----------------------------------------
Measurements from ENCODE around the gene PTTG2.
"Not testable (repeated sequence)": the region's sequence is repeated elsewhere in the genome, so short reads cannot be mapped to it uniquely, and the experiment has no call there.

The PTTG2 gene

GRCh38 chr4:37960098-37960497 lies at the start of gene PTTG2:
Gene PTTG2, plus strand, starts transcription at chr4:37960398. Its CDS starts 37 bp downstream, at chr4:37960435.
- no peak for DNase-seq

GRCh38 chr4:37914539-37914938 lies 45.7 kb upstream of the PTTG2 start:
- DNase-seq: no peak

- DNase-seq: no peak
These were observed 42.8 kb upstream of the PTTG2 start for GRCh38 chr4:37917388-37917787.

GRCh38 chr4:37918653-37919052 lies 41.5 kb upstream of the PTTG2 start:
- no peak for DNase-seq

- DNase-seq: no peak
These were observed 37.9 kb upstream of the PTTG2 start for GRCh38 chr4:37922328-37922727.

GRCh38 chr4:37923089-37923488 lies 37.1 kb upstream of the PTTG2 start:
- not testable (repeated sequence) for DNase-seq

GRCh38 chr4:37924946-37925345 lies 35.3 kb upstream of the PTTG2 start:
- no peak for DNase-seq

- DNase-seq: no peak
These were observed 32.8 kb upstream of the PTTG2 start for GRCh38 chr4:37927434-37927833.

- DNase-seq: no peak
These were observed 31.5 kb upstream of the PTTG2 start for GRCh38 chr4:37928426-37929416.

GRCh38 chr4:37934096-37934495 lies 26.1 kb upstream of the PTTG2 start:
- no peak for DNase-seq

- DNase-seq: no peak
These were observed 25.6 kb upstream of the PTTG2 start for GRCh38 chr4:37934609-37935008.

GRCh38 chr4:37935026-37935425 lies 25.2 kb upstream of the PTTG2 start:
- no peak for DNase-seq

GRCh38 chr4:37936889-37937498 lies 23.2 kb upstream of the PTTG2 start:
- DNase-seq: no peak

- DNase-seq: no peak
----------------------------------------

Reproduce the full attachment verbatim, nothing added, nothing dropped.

Measurements from ENCODE around the gene PTTG2.
"Not testable (repeated sequence)": the region's sequence is repeated elsewhere in the genome, so short reads cannot be mapped to it uniquely, and the experiment has no call there.

The PTTG2 gene

GRCh38 chr4:37960098-37960497 lies at the start of gene PTTG2:
Gene PTTG2, plus strand, starts transcription at chr4:37960398. Its CDS starts 37 bp downstream, at chr4:37960435.
- no peak for DNase-seq

GRCh38 chr4:37914539-37914938 lies 45.7 kb upstream of the PTTG2 start:
- DNase-seq: no peak

- DNase-seq: no peak
These were observed 42.8 kb upstream of the PTTG2 start for GRCh38 chr4:37917388-37917787.

GRCh38 chr4:37918653-37919052 lies 41.5 kb upstream of the PTTG2 start:
- no peak for DNase-seq

- DNase-seq: no peak
These were observed 37.9 kb upstream of the PTTG2 start for GRCh38 chr4:37922328-37922727.

GRCh38 chr4:37923089-37923488 lies 37.1 kb upstream of the PTTG2 start:
- not testable (repeated sequence) for DNase-seq

GRCh38 chr4:37924946-37925345 lies 35.3 kb upstream of the PTTG2 start:
- no peak for DNase-seq

- DNase-seq: no peak
These were observed 32.8 kb upstream of the PTTG2 start for GRCh38 chr4:37927434-37927833.

- DNase-seq: no peak
These were observed 31.5 kb upstream of the PTTG2 start for GRCh38 chr4:37928426-37929416.

GRCh38 chr4:37934096-37934495 lies 26.1 kb upstream of the PTTG2 start:
- no peak for DNase-seq

- DNase-seq: no peak
These were observed 25.6 kb upstream of the PTTG2 start for GRCh38 chr4:37934609-37935008.

GRCh38 chr4:37935026-37935425 lies 25.2 kb upstream of the PTTG2 start:
- no peak for DNase-seq

GRCh38 chr4:37936889-37937498 lies 23.2 kb upstream of the PTTG2 start:
- DNase-seq: no peak

- DNase-seq: no peak